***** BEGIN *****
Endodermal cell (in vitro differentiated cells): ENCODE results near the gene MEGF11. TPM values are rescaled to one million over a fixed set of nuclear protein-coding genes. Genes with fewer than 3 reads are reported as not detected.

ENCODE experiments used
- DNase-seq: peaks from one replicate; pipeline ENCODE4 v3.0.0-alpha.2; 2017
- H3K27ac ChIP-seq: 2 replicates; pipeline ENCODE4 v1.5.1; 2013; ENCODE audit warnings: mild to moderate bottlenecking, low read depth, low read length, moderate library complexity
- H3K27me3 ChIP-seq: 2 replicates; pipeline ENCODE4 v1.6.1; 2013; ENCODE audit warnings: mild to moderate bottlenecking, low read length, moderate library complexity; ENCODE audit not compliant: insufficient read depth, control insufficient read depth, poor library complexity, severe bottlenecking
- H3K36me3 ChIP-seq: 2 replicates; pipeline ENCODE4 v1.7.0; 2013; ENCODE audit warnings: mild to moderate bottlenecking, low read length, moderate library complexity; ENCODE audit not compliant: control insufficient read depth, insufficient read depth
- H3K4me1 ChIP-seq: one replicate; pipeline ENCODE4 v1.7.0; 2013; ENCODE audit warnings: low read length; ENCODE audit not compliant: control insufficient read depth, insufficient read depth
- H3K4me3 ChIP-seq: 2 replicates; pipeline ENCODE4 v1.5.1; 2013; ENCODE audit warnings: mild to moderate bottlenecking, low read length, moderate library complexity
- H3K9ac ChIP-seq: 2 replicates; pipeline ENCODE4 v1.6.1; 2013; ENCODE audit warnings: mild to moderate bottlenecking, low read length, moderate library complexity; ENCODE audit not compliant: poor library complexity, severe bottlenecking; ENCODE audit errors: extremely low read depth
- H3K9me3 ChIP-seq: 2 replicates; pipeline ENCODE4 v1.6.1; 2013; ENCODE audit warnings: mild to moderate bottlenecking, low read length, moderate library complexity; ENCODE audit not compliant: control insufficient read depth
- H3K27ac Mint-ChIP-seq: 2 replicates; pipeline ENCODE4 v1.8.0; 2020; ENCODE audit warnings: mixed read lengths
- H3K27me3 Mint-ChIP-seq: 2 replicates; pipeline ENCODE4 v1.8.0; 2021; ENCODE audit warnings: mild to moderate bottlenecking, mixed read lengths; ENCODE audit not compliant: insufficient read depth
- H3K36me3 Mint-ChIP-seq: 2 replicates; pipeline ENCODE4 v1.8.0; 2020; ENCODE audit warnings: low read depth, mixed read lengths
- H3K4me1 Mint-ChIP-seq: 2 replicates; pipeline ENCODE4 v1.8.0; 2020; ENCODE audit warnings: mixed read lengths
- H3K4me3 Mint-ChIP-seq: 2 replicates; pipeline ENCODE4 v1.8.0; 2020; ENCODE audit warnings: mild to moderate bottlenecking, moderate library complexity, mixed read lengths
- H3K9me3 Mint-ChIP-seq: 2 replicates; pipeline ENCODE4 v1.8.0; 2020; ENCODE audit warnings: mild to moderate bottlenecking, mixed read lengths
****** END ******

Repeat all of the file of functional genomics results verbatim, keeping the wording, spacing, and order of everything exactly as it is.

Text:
Endodermal cell (in vitro differentiated cells): ENCODE results near the gene MEGF11. TPM values are rescaled to one million over a fixed set of nuclear protein-coding genes. Genes with fewer than 3 reads are reported as not detected.

ENCODE experiments used
- DNase-seq: peaks from one replicate; pipeline ENCODE4 v3.0.0-alpha.2; 2017
- H3K27ac ChIP-seq: 2 replicates; pipeline ENCODE4 v1.5.1; 2013; ENCODE audit warnings: mild to moderate bottlenecking, low read depth, low read length, moderate library complexity
- H3K27me3 ChIP-seq: 2 replicates; pipeline ENCODE4 v1.6.1; 2013; ENCODE audit warnings: mild to moderate bottlenecking, low read length, moderate library complexity; ENCODE audit not compliant: insufficient read depth, control insufficient read depth, poor library complexity, severe bottlenecking
- H3K36me3 ChIP-seq: 2 replicates; pipeline ENCODE4 v1.7.0; 2013; ENCODE audit warnings: mild to moderate bottlenecking, low read length, moderate library complexity; ENCODE audit not compliant: control insufficient read depth, insufficient read depth
- H3K4me1 ChIP-seq: one replicate; pipeline ENCODE4 v1.7.0; 2013; ENCODE audit warnings: low read length; ENCODE audit not compliant: control insufficient read depth, insufficient read depth
- H3K4me3 ChIP-seq: 2 replicates; pipeline ENCODE4 v1.5.1; 2013; ENCODE audit warnings: mild to moderate bottlenecking, low read length, moderate library complexity
- H3K9ac ChIP-seq: 2 replicates; pipeline ENCODE4 v1.6.1; 2013; ENCODE audit warnings: mild to moderate bottlenecking, low read length, moderate library complexity; ENCODE audit not compliant: poor library complexity, severe bottlenecking; ENCODE audit errors: extremely low read depth
- H3K9me3 ChIP-seq: 2 replicates; pipeline ENCODE4 v1.6.1; 2013; ENCODE audit warnings: mild to moderate bottlenecking, low read length, moderate library complexity; ENCODE audit not compliant: control insufficient read depth
- H3K27ac Mint-ChIP-seq: 2 replicates; pipeline ENCODE4 v1.8.0; 2020; ENCODE audit warnings: mixed read lengths
- H3K27me3 Mint-ChIP-seq: 2 replicates; pipeline ENCODE4 v1.8.0; 2021; ENCODE audit warnings: mild to moderate bottlenecking, mixed read lengths; ENCODE audit not compliant: insufficient read depth
- H3K36me3 Mint-ChIP-seq: 2 replicates; pipeline ENCODE4 v1.8.0; 2020; ENCODE audit warnings: low read depth, mixed read lengths
- H3K4me1 Mint-ChIP-seq: 2 replicates; pipeline ENCODE4 v1.8.0; 2020; ENCODE audit warnings: mixed read lengths
- H3K4me3 Mint-ChIP-seq: 2 replicates; pipeline ENCODE4 v1.8.0; 2020; ENCODE audit warnings: mild to moderate bottlenecking, moderate library complexity, mixed read lengths
- H3K9me3 Mint-ChIP-seq: 2 replicates; pipeline ENCODE4 v1.8.0; 2020; ENCODE audit warnings: mild to moderate bottlenecking, mixed read lengths